Tactical OriginsThe 4-2-2-2 was first used by Albert Batteux to great effect, leading Reims to a decade of domination of French football in the 1950s. The system was also popular in South America with teams from Brazil, Chile, Columbia and Ecuador having success with the formation. However, it wasn't until 1982 saw it used in a major international tournament. Under Michael Hidalgo, France used the system in both the1982 world cup and the 1984 European championships which they won. Thus the 4-2-2-2 formation was dubbed the Magic Box or Magic Rectangle.
More recently the 4-2-2-2 tradition was taken up by Vanderlei Luxemburgo and Manuel Pellegrini, the latter gained plenty of praise and admiration. Pellegrini famously used the system whilst at Villarreal, Real Madrid, Málaga and Manchester City. The formation is closely related to a 4–2–4 used previously by Fernando Riera, Pellegrini's mentor. The key to Pellegrini's system was the use of interiors, they would line up outside in the wide areas but, would operate inside causing confusion for the opposition allowing space for the wing-backs to exploit.
The AimThe intention is to make the most of the spaces between the opposition’s defence and attack whilst maintaining a balance between defence and attack having six players supporting any phase of play.
This is done using two defensive midfielders to protect the back-four, giving the front four the freedom to attack with the support of the wing-backs. The two midfielders further up the pitch start wider to cut inside and support the two attackers allowing the wing-backs to overlap, adding another dimension to attack. The idea is to overload the attacking line with no less than six players.
OverviewThe formation is influenced by the interiors used by the engineer Manuel Pellegrini, players such as David Silva, Isco and Cazorla were lethal operating in these roles, implementing the formation in-game I decided to use a 4-2-2-2 disguised as a 4-2-4 similar to how Pellegrini would set up his Villareal and Malaga teams.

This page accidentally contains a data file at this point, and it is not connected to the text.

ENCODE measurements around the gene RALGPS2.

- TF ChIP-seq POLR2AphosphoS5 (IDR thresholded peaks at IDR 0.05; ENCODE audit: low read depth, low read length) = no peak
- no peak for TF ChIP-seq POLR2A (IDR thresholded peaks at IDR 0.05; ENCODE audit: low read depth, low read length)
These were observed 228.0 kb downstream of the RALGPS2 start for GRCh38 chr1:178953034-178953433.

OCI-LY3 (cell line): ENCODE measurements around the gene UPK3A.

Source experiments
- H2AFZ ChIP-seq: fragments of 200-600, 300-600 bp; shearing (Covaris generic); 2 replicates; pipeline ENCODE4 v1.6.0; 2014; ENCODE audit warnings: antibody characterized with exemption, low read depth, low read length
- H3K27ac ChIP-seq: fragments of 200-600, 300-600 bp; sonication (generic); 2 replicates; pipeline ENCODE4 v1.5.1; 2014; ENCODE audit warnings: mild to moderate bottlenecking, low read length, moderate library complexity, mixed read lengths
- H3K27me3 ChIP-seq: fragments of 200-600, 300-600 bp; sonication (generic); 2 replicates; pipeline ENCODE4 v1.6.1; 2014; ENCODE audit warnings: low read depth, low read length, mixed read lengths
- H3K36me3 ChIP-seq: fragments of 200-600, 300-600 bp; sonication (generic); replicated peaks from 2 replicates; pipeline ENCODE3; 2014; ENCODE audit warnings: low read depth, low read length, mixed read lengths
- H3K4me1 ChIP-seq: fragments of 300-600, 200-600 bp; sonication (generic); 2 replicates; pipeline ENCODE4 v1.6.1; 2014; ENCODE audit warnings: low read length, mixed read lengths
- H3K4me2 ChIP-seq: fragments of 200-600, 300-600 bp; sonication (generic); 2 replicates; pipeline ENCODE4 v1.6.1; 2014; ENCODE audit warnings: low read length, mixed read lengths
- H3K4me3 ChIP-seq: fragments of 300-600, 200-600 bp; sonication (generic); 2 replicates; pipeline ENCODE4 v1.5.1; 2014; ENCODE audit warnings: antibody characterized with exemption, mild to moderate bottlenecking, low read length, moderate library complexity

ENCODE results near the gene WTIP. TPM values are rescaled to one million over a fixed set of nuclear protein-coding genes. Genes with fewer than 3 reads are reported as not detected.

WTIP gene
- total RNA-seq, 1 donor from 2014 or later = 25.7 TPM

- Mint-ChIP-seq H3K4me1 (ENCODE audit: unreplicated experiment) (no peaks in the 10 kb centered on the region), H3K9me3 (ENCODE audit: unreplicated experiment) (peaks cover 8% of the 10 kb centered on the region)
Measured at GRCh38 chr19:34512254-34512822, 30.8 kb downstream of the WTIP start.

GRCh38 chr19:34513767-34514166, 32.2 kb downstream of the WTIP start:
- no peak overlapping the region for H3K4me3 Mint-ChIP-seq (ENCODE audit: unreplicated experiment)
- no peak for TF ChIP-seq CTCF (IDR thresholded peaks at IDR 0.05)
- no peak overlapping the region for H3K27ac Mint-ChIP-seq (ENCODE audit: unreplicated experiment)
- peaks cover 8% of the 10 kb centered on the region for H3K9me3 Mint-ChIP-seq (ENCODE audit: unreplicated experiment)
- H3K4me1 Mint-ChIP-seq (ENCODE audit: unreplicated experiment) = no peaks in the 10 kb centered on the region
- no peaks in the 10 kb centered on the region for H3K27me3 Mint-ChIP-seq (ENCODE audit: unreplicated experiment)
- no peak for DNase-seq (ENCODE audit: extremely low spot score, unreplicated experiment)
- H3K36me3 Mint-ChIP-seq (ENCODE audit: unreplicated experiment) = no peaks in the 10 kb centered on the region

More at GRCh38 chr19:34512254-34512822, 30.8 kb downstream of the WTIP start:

Player RolesDue to the fluidity of the system, the two strikers do not need to be out and out specialists but they need to be capable of passing and linking play. As they will need to drop into midfield. Players in the mould of Firminho or Dybala will do wonders in this formation. They will help to retain possession supporting the interiors, opening gaps for the overlapping wingbacks.
The interiors need to be all-around good midfielders – good technical ability, passing and relatively tireless. This is because on attack they have the choice to run on the wings or cut inside to support the strikers, but when defending they need to track back, either to the wings where the system is vulnerable or to the centre in a bid to overwhelm the opposition with superior numbers.
The defensive midfielders are the only specialists the system requires. Their main responsibility is to provide cover for the defence. What is crucial here is that they have great passing ability; being able to play diagonal balls to the interiors is a bonus. The Volante is going to play the Yaya Toure role, he will support the attacks breaking from deep whilst the DM holds his position.
The wing-backs are key to the success of the system. They are under enormous pressure in this system. They have to provide the overlap with the attacking midfielders, exploiting the free space the interiors leave behind. They also have to be constantly aware of what’s going on behind them and should trackback providing wide cover for the two central defenders. They need bags of stamina and great crossing abilities.
The diagram above gives a great illustration of how each player interacts allowing the system to function in-game
The ResultsSome great results were achieved in particular with Villareal and Luton.